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Is it a REAL sports bike?

8200 Views 43 Replies 27 Participants Last post by  woolf
. . . now that I've got your attention, I'll explain myself.When I chose the cbr250r and made the commitment to buy, I wasn't really in the market for a sport bike. I might have just bought a bigger scooter. There was other logic in play.

I had come to the conclusion that as fun as the metro was to ride around town at some point I would ride myself into a situation that I couldn't ride out of. I needed something with a higher top speed and acceleration. All the new scooters (at least the ones that are any good) are pricey. Some casual research brought me to the conclusion that if I wanted to keep riding and do it more safely and economically a motorcycle might be a better ride. Well, OK, nobody had to twist my arm to switch to riding motorcycles. Bicycles, scooters, motorcycles, I love riding them all.
Since I've ridden many motorcycles but never owned my own I had to give this some thought; this is the first that I have owned if you don't count the rusting hulk of a 400cc Suzuki dirt bike that I bought to make a chopper when I was 17 years old (another story, another time). I'm really just getting back to it so hopping on a 600cc bike is probably not a good idea. That's how I stumbled across this Honda. I was already riding Honda and like their products. They had other scooters but again, the price and the engine size (though I would have gone for a "Super"-Metro if they put this 250cc fuel-injected engine in it; that would be a great scooter). Other small motorcycle offerings were not numerous at least for street bikes. I didn't care for the looks or seat height of the dual-sport style bikes and I have nothing against cruisers (but am not their biggest fan). There are not a lot of what used to be called a 'standard' motorcycle anymore probably because they all suffer from sportbike styling and engineering.

Anyway, the thing I noticed about many of the reviews and comparisons that put CBR250r against Ninja 250 or the Hyosung was the statement a lot of the reviewers were making about CBR250R '...not being a REAL sport bike'. Hmmm, It kinda looks like one to me . . . and they do race them. I saw this often enough that I think one of them said it and the rest started parroting (No, my journalists wouldn't do that . . . they read every word of the boohk and watch every minute of the movie).

I think it's a sport bike . . a small one but still a sport bike. It suits me just fine. But I'll put it to the panel. Is CBR250R a real sport bike?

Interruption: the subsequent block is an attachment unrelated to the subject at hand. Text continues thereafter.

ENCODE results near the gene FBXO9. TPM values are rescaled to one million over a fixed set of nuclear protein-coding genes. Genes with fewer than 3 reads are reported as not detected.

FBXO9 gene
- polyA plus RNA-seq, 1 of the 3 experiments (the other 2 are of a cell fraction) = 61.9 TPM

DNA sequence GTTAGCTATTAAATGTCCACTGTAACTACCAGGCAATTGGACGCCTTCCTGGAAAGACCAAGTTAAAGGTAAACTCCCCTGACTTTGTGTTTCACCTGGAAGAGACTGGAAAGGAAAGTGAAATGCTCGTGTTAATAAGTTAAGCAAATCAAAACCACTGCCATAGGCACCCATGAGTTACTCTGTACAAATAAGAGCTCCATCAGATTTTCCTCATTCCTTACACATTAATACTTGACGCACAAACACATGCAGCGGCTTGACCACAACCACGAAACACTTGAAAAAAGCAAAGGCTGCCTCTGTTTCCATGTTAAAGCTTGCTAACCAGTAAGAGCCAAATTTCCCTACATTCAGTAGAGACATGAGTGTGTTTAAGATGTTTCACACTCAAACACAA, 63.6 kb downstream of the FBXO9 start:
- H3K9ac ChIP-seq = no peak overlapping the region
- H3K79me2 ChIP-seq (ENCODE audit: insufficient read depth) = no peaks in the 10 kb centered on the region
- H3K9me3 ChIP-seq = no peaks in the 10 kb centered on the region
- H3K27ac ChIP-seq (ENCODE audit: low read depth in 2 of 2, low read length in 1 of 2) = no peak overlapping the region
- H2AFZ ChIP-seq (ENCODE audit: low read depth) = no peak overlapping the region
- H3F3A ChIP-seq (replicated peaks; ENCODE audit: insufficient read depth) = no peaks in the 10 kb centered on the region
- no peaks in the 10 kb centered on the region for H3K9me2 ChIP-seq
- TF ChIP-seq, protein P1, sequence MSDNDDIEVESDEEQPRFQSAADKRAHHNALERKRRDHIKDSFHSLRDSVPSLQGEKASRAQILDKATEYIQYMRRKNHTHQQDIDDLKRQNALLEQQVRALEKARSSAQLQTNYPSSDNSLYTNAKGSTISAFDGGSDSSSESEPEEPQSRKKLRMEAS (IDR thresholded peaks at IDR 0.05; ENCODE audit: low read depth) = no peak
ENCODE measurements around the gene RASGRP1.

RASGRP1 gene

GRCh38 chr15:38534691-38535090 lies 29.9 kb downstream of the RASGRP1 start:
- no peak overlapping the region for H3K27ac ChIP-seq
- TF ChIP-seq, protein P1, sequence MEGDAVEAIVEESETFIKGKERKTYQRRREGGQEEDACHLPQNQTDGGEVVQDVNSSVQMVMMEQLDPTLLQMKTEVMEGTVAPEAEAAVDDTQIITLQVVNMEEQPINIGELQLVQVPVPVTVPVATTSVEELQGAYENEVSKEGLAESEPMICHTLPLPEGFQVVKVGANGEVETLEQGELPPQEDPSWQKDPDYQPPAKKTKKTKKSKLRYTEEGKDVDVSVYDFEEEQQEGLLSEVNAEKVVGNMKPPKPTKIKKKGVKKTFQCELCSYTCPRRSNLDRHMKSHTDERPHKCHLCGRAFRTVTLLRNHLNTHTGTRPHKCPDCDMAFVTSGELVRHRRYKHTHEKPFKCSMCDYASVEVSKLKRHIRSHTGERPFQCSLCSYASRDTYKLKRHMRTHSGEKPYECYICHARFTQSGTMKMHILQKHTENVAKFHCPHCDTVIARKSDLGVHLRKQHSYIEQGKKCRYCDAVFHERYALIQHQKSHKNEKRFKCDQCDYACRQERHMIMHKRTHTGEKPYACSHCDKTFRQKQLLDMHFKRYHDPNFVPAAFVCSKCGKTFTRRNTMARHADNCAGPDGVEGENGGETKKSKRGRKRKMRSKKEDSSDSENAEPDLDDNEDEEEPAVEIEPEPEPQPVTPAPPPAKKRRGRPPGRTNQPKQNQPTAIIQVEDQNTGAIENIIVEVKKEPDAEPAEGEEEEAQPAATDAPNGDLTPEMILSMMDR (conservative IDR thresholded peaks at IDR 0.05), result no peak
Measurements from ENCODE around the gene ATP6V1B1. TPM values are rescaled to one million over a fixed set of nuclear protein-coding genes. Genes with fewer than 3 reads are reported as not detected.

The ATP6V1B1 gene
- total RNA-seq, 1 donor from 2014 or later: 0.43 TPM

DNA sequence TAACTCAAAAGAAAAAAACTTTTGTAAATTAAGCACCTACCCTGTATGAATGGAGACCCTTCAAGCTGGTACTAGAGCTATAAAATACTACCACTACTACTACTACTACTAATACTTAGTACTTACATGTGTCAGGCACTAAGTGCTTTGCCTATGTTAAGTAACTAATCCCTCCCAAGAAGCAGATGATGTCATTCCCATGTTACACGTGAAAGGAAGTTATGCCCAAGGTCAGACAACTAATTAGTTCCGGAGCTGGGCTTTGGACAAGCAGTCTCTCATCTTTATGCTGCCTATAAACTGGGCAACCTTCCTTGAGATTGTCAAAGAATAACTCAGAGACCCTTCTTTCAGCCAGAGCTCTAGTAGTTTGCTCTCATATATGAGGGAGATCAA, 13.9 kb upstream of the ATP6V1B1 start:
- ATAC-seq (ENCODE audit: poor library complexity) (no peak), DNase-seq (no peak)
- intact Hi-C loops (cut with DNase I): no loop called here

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Swiss Army Knife

My classification army knife. I have read of numerous posts from riders trying to point how the CBR250 is actually fast, can race etc. I say call it like it is. Any honest 250 rider knows that when you are going 80mph your tach is at 8,500 rpm and if you attempt to quickly pass a cager then it simply won't happen. You need a wind at your back and about a 1/2 mile of real estate to go from 80mph to north of 87mph. So don't try and tell me that it is a sport bike. I like to instead simply focus/enjoy on what the lil 250 does. I can commute 50 miles per day with this fantastic machine and have a smile for every mile while getting 70mpg. I does this not babying the 250 the least bit but making it work and get me to work in a timely fashion. I have no buyer's remorse with this machine. The $20/month in insurance is easily justified by the monthly fuel savings vs. driving my truck which gets ~ 15mpg. I have also used the 250 to haul my 13 year old to soccer games, errands, etc. While I am not ready to perform a cross country trip w/ two on this lil machine, I have had no problem at all performing local trips/errands with 2 up riding (Note - The passenger belt/handles from Outlaw Racing ($25) are very helpful)). Like I said... I use it as a commuter and drive it rain or shine. Have driven it in pounding down rain and haven't had any issues. There are safety concerns with the 250 when it comes to 25mph+ crosswinds. Not saying it can't be safely done but one needs to be knowledgable about how to handle those situations (e.g. leaning, no death grip on handlebars, knees tight against tank, etc.). The 250 is a blast to ride. With this cycle, I feel like I can make any turn on a dime, I just think about leaning and I am leaning. Finally... I don't know quite what it is but every time I get on the 250 I feel like I could drive it all the way across the USA. A writer from Canada described this as the "Honda Effect". The machine is built well and performs in excess of my expectations. I place a high value on what I am able to accomplish on this machine and still get 70mpg. My wife has started learning to ride using the 250 and the next one in line to learn is the oldest boy. Bottom line - this cycle is staying in the family! I will service/maintain it to reasonable standards and hope that I can get at least 135,000-150,000 miles out of it. It's already in the 10,000 mile club and I like it better without the rear OEM tire. The Bridgestone Battlax that I replaced it with has a great deep tread and grips real good. Crazy idea department - I am considering modification of the motorcycle trailer (trailer that a motorcycle can pull) that Harbor Freight has. Its a lightweight trailer w/ 12" wheels that runs about $300. Its not something I would use beyond local trips but I would really dig being able to use the 250 to haul a trailer to help me accomplish errands and such. If I perform the project and 250 is able to haul it in a safe manner I will certainly communicate that on this forum.
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